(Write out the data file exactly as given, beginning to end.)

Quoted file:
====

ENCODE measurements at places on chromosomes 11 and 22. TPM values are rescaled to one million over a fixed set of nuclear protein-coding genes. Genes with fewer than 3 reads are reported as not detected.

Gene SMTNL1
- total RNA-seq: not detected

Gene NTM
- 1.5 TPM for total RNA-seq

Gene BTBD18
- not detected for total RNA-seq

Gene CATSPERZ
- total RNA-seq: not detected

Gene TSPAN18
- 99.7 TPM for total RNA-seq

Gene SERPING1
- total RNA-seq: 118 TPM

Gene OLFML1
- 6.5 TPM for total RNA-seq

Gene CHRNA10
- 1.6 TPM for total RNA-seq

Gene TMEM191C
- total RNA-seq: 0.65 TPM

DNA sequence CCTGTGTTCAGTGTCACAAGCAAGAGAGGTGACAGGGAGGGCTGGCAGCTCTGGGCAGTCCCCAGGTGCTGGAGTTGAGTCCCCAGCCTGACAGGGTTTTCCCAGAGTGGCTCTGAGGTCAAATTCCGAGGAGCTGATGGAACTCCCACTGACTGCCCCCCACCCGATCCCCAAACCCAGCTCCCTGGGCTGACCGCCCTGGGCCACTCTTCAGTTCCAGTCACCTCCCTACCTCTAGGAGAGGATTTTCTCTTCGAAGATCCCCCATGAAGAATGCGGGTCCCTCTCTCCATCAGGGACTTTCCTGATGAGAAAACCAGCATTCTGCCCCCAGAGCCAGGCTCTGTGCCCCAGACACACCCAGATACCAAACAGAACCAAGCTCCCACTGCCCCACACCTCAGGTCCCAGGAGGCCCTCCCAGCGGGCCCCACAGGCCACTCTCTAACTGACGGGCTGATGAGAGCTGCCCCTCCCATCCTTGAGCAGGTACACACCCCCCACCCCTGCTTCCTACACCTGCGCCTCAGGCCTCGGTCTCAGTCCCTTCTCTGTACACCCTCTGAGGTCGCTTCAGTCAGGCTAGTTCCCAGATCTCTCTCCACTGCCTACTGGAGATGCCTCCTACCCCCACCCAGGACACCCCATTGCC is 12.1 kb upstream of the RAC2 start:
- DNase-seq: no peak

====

ENCODE measurements at places on chromosomes 11 and 22. TPM values are rescaled to one million over a fixed set of nuclear protein-coding genes. Genes with fewer than 3 reads are reported as not detected.

Gene SMTNL1
- total RNA-seq: not detected

Gene NTM
- 1.5 TPM for total RNA-seq

Gene BTBD18
- not detected for total RNA-seq

Gene CATSPERZ
- total RNA-seq: not detected

Gene TSPAN18
- 99.7 TPM for total RNA-seq

Gene SERPING1
- total RNA-seq: 118 TPM

Gene OLFML1
- 6.5 TPM for total RNA-seq

Gene CHRNA10
- 1.6 TPM for total RNA-seq

Gene TMEM191C
- total RNA-seq: 0.65 TPM

DNA sequence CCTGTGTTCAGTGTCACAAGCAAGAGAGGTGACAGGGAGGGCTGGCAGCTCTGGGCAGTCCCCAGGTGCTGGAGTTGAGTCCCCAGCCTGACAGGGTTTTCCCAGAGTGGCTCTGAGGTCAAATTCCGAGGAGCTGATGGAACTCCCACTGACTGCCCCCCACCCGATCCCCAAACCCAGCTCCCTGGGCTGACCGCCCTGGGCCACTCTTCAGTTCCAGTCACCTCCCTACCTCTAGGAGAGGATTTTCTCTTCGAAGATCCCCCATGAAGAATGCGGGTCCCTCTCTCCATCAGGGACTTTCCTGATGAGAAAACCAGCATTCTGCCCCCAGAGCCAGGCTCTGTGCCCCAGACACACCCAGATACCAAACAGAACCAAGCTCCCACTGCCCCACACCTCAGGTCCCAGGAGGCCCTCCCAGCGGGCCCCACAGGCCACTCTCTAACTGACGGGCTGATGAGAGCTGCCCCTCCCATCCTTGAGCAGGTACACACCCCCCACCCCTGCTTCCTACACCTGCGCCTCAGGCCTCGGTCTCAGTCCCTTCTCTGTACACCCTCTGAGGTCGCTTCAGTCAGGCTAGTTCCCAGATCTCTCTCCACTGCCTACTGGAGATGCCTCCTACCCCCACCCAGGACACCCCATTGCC is 12.1 kb upstream of the RAC2 start:
- DNase-seq: no peak